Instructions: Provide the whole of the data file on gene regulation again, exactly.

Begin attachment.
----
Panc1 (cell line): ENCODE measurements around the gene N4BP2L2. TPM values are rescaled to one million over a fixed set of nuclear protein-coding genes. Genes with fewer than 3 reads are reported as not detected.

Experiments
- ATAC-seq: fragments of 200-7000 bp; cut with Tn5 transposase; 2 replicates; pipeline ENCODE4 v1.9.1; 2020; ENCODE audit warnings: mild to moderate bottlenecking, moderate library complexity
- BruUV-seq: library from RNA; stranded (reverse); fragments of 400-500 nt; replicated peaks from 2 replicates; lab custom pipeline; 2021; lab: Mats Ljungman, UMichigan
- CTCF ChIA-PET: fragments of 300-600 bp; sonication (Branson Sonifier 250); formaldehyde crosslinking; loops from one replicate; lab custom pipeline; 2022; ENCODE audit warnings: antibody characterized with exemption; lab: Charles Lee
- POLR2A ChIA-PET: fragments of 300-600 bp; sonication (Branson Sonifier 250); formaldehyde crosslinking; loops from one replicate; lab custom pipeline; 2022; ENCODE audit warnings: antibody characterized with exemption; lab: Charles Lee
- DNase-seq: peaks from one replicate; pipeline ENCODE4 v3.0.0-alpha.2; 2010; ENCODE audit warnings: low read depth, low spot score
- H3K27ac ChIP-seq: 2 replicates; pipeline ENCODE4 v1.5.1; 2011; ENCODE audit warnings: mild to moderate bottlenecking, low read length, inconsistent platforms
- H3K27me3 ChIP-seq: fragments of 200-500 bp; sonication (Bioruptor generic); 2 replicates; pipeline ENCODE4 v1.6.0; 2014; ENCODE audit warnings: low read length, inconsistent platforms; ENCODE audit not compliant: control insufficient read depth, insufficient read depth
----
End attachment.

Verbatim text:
Panc1 (cell line): ENCODE measurements around the gene N4BP2L2. TPM values are rescaled to one million over a fixed set of nuclear protein-coding genes. Genes with fewer than 3 reads are reported as not detected.

Experiments
- ATAC-seq: fragments of 200-7000 bp; cut with Tn5 transposase; 2 replicates; pipeline ENCODE4 v1.9.1; 2020; ENCODE audit warnings: mild to moderate bottlenecking, moderate library complexity
- BruUV-seq: library from RNA; stranded (reverse); fragments of 400-500 nt; replicated peaks from 2 replicates; lab custom pipeline; 2021; lab: Mats Ljungman, UMichigan
- CTCF ChIA-PET: fragments of 300-600 bp; sonication (Branson Sonifier 250); formaldehyde crosslinking; loops from one replicate; lab custom pipeline; 2022; ENCODE audit warnings: antibody characterized with exemption; lab: Charles Lee
- POLR2A ChIA-PET: fragments of 300-600 bp; sonication (Branson Sonifier 250); formaldehyde crosslinking; loops from one replicate; lab custom pipeline; 2022; ENCODE audit warnings: antibody characterized with exemption; lab: Charles Lee
- DNase-seq: peaks from one replicate; pipeline ENCODE4 v3.0.0-alpha.2; 2010; ENCODE audit warnings: low read depth, low spot score
- H3K27ac ChIP-seq: 2 replicates; pipeline ENCODE4 v1.5.1; 2011; ENCODE audit warnings: mild to moderate bottlenecking, low read length, inconsistent platforms
- H3K27me3 ChIP-seq: fragments of 200-500 bp; sonication (Bioruptor generic); 2 replicates; pipeline ENCODE4 v1.6.0; 2014; ENCODE audit warnings: low read length, inconsistent platforms; ENCODE audit not compliant: control insufficient read depth, insufficient read depth